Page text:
The State of Alaska must be very careful in authorizing any new spending on the proposed liquified natural gas line. It is obvious from the record that Alaskans have been chasing every gas-filled rainbow appearing on the horizon.
From about 2006 to 2014, the state spent some $550 million on consultant’s reports and studies on the gas line. The legislature committed $330 million on the feasibility studies for the bullet line. The Legislature proposed $345 million in grants for trucking LNG from the North Slope to Fairbanks. Another $65 million was to continue work on the Susitna study. Since the passage of the Alaska Gasline Inducement Act, the state has paid TransCanada $300 million for the failed open season to obtain the Federal Energy Regulatory Commission license. Now we need, according to Gov. Bill Walker, another $150 million to buy out TransCanada. That totals over $1.7 billion — and we have yet to lay a mile of pipe.
Gov. Walker’s announced intent to buy out TransCanada’s interest in the AKLNG line during the current special session warrants the attention of all Alaskans. He was right to drop the Gas Reserve Tax.
Gov. Walker inherited the TransCanada issue from the Gov.Sean Parnell’s administration when a past Legislature approved SB138. The bill contained two parts: The heads agreement, which was to bring the producers (BP, ConocoPhillips and ExxonMobil) and the state into alignment (which is still in negotiations). The second part was an Memorandum of Understanding between Alaska and TransCanada to cover payment for services performed by TransCanada.
In proposing the TransCanada buyout, Gov. Walker says that it will result in the state making more money from the gas when it comes on line – maybe 10 or 12 years from now. Gov. Parnell and the last Legislature approved SB 138 that included TransCanada, on the ground that it was necessary to partially fund the state’s equity in the project because Alaska didn’t have the funds to develop and finance 25 percent of the construction for a $45 billion to $65 billion project. The state would then buy back its equity from TransCanada over time.
These different views of the risks and affordability of the project should concern Alaskans. Who is right?
One can debate the merits of this conundrum, but on one key point Gov. Walker is clearly right. We have spent around $1.7 billion so far on consultants and alternative projects that have not produced much for Alaska. We need to decide exactly what gasline plan to follow and stick with it to a conclusion, and in a partnership with the producers which hold the gas leases. Why? Because with an annual deficit of $3 billion to $4 billion, Alaska can no longer afford to keep changing (and delaying) the gasline plans of previous administrations.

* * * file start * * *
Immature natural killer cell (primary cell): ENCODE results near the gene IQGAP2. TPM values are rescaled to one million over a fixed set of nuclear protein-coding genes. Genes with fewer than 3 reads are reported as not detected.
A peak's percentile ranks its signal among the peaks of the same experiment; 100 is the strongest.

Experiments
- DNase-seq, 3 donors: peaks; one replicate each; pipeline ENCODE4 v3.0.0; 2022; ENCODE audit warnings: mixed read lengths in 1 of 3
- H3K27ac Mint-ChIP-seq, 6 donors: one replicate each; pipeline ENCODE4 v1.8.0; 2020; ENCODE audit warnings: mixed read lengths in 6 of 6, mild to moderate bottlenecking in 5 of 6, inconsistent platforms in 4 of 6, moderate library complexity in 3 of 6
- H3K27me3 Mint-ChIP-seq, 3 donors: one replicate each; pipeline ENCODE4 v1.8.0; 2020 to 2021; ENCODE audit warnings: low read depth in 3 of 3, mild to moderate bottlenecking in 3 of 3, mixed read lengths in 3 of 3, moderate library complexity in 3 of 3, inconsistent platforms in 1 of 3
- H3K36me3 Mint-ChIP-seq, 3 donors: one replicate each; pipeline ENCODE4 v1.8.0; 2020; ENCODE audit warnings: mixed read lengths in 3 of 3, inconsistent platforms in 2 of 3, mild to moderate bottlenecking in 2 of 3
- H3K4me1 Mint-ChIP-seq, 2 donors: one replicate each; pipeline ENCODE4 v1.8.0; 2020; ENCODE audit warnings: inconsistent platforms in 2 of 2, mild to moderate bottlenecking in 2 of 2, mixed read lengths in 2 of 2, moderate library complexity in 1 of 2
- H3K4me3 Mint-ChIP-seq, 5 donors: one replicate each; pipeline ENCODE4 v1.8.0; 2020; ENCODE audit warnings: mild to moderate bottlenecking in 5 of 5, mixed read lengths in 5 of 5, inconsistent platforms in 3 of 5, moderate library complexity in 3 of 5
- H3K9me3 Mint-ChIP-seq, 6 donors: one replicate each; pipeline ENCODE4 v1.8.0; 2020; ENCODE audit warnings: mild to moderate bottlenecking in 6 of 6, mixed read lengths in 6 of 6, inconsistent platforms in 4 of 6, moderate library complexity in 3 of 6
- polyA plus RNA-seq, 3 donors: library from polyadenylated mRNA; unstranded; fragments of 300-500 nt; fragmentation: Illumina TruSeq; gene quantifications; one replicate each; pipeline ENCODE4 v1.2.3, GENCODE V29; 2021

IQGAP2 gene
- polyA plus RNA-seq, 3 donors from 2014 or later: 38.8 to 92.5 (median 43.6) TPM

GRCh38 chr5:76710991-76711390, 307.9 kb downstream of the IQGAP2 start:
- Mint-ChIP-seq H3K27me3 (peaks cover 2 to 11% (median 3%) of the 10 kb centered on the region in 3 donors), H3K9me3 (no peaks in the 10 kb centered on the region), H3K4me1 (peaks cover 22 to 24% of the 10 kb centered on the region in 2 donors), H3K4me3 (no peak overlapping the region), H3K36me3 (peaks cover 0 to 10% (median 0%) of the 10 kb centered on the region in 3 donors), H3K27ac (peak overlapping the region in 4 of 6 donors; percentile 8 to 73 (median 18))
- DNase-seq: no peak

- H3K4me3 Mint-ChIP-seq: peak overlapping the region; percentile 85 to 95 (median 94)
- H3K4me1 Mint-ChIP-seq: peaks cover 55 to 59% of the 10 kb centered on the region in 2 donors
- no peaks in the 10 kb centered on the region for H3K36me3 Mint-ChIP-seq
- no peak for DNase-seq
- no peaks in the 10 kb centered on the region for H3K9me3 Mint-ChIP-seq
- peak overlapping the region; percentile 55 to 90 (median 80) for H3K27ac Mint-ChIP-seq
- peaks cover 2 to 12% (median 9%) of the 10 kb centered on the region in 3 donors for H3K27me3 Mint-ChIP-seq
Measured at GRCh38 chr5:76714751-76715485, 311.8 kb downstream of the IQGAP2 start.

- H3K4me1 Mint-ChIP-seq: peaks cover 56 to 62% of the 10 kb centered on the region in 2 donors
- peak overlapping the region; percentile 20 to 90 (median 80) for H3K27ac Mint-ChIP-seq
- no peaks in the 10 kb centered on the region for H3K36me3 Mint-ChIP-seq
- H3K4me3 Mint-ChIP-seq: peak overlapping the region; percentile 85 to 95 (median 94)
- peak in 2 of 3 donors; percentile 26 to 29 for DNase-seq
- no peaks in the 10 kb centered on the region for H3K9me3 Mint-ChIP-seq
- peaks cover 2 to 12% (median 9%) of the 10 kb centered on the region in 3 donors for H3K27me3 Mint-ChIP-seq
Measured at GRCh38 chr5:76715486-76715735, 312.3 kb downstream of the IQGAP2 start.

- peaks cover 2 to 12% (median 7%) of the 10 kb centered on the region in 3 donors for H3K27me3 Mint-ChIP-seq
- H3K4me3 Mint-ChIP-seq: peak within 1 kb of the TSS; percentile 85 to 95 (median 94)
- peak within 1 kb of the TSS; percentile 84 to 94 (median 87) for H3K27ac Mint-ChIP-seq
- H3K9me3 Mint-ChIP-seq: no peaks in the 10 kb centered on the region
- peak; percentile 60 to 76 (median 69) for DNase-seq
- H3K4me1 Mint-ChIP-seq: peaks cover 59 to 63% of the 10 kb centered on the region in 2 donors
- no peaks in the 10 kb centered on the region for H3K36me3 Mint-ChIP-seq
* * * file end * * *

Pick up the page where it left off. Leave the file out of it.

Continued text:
Moreover, I also agree with Gov. Walker that including TransCanada as a pipeline equity owner was a poor decision. First, the state has the capability to finance its ownership of the pipeline through the Permanent Fund. And, the Permanent Fund has the statutory authority to do it. Second, TransCanada is a fine company with an excellent reputation for building quality pipelines. But unlike BP, ExxonMobil and ConocoPhillips, it does not now, nor has it ever had, ownership of gas reserves. A contribution of gas ownership to the project, not constructing the pipeline, is the key criterion for an equity ownership in the gasline project.
Having TransCanada finance the state’s equity interest in a 10-year project is good for TransCanada but not for the state. Alaska is paying TransCanada its costs plus 7 percent to finance the state’s share of the gasline and refinery. So, TransCanada clearly recognized that its relationship with the state was an investment with an attractive rate of return; 7 percent was well above the prime rate at that time.
So where are we today with TransCanada? We do not have a gasline project underway, so there is no construction for TransCanada to underwrite. The conditioning plant has not yet been started. We hear that there were certain technical and engineering studies done. What were they? What consideration did the state get from TransCanada from the $300 million already paid? In buying out TransCanada, just what would Alaskans get for the additional $150 million, other than termination of a bad deal? The previous Legislature never demanded this detail and it should have been done.
Instead of simply asking the Legislature to fund the buyout, the administration should first attempt to negotiate a settlement agreement with TransCanada. This information should be made available to the Legislature and the public before paying TransCanada $150 million for license termination. I think the Walker administration should have tried to settle with TransCanada before presenting a bill to the Legislature.
If Gov. Walker wanted to hold a Special Session on the gasline, it would have been much more productive to have called it to concentrate on alignment and fiscal certainty with the producers. The Alyeska Pipeline was built solely by the producers with no state participation because the economics were right. Alaska has benefited ever since.
• Frank Murkowski is a former Alaska governor (2002-2006) and U.S. Senator (1981-2002).